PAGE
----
When you go above 100hz, the bass becomes somewhat directional, meaning the subwoofer won't blend seamlessly into the room.
Of course, it will always depend on your room, your seated position, the main speaker capabilities and your ears - as they will also have a say on how you set up your home theatre.



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  Reply # 581659 15-Feb-2012 09:02
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Dunnersfella: To the OP - try setting your crossover so that it's under 100hz.
When you go above 100hz, the bass becomes somewhat directional, meaning the subwoofer won't blend seamlessly into the room.
Of course, it will always depend on your room, your seated position, the main speaker capabilities and your ears - as they will also have a say on how you set up your home theatre.


in my case, yamaha manual suggested that i should set it to 200hz. probably because of my tiny front/rear speakers. but i find that 120hz sounded better than 200hz with slightly loss of bass

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  Reply # 581690 15-Feb-2012 10:16
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Dunnersfella: To the OP - try setting your crossover so that it's under 100hz.


With satellites you run a huge risk of creating a hole with no response, depending on when your satellite lower frequency response drops off.  Usually a satellite systems 'subwoofer' is tuned quite high to compensate for the smaller main speakers, but yes the consequence is often directionality problems.  These systems could all benefit from a separate subwoofer component.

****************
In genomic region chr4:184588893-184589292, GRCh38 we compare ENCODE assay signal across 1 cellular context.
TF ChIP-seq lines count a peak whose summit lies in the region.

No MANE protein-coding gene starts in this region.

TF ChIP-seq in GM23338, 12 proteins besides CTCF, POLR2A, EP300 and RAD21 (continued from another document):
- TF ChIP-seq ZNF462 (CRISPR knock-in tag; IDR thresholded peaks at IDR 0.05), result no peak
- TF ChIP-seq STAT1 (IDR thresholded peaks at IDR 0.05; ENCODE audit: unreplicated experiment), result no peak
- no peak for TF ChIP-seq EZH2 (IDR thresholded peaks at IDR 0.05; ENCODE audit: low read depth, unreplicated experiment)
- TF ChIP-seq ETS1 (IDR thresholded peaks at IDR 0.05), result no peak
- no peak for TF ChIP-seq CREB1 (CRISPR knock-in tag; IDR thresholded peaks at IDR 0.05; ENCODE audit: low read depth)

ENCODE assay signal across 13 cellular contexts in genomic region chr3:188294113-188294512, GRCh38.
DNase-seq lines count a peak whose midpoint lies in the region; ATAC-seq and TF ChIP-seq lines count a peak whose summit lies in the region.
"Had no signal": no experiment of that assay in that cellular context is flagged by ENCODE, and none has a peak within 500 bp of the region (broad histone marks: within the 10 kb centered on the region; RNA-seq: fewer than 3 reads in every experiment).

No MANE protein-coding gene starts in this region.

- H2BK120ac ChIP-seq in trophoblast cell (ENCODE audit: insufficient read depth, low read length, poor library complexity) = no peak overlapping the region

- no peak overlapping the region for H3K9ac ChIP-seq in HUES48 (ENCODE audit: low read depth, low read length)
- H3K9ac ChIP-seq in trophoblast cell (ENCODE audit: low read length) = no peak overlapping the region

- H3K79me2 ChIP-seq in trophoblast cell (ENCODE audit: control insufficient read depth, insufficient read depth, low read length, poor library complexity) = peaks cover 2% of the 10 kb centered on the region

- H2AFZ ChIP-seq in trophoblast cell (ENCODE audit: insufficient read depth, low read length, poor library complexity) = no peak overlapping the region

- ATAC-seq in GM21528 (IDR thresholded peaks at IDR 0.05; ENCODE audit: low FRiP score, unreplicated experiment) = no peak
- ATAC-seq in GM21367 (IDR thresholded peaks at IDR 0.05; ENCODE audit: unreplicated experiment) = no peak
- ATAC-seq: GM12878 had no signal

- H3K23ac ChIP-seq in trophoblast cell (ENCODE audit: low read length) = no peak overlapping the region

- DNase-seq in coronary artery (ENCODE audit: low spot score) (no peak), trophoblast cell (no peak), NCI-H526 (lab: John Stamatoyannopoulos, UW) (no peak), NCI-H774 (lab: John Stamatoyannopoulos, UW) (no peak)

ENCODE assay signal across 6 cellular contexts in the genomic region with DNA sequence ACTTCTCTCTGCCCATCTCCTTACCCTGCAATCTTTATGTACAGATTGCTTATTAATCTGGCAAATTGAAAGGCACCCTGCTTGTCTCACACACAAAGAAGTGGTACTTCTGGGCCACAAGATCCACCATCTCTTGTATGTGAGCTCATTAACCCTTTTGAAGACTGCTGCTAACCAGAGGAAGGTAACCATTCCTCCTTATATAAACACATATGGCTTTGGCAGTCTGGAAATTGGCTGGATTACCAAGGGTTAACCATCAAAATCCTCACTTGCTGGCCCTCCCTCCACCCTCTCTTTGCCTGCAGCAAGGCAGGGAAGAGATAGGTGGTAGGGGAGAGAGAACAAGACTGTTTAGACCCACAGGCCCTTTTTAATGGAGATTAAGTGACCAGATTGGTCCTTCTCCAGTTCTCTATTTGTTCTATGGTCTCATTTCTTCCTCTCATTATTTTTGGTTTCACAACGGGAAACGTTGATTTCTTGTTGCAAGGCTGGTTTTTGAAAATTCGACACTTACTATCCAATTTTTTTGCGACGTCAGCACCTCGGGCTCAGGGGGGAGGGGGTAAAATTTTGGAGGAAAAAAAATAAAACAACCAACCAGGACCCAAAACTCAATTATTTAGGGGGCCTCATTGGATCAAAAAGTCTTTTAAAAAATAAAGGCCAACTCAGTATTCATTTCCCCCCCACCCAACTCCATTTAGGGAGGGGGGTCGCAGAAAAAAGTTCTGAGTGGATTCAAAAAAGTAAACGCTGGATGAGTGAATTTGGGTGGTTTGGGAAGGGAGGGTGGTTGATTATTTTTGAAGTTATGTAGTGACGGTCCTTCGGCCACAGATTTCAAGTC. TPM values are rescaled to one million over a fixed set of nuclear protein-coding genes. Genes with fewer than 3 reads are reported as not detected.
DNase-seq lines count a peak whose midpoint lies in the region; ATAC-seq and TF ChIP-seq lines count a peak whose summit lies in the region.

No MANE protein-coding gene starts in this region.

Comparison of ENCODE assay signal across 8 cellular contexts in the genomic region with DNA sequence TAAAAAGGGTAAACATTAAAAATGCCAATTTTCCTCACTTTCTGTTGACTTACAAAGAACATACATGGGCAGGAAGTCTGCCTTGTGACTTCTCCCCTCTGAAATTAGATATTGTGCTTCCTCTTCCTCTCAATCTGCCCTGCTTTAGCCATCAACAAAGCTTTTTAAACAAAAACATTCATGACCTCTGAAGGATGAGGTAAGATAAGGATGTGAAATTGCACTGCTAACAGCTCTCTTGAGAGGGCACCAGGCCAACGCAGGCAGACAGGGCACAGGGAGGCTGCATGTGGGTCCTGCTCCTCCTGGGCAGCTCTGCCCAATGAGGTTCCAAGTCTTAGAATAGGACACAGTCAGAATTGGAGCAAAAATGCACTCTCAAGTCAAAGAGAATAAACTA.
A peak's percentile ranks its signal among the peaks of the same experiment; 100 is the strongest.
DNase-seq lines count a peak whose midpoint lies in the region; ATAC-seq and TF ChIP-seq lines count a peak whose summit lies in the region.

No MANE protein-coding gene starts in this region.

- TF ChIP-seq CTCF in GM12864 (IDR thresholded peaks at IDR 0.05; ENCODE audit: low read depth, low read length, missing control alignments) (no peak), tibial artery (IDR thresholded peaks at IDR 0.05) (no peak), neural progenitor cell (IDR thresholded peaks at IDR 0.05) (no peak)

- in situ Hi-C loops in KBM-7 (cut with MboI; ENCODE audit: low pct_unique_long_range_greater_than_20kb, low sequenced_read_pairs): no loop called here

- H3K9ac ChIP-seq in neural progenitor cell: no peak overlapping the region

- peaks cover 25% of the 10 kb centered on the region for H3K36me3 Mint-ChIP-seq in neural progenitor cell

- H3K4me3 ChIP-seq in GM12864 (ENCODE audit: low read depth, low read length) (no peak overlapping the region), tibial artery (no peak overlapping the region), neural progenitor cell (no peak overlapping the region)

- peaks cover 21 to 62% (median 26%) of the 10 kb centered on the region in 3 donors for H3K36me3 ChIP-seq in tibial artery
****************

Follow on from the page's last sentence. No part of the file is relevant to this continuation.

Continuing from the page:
It's a fundamental flaw, as mentioned by Dunnersfella, sound becomes directional at higher frequencies.  So you've got one unit doing bass and the low components of directional higher frequencies.

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  Reply # 581759 15-Feb-2012 12:13
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sqlpro:
Dunnersfella: To the OP - try setting your crossover so that it's under 100hz.
When you go above 100hz, the bass becomes somewhat directional, meaning the subwoofer won't blend seamlessly into the room.
Of course, it will always depend on your room, your seated position, the main speaker capabilities and your ears - as they will also have a say on how you set up your home theatre.


in my case, yamaha manual suggested that i should set it to 200hz. probably because of my tiny front/rear speakers. but i find that 120hz sounded better than 200hz with slightly loss of bass


I'm surprised it even lets you set it that high, you usually wouldn't want it any higher than 120Hz.

I've got my satelites set to "small" with a crossover at 80Hz (my receiver lets me set individual hi/lo pass filters for the satellites and the sub) and the subwoofer is set to 90Hz so there's a small amount of overlap (i've no idea how steep it's crossover curve is).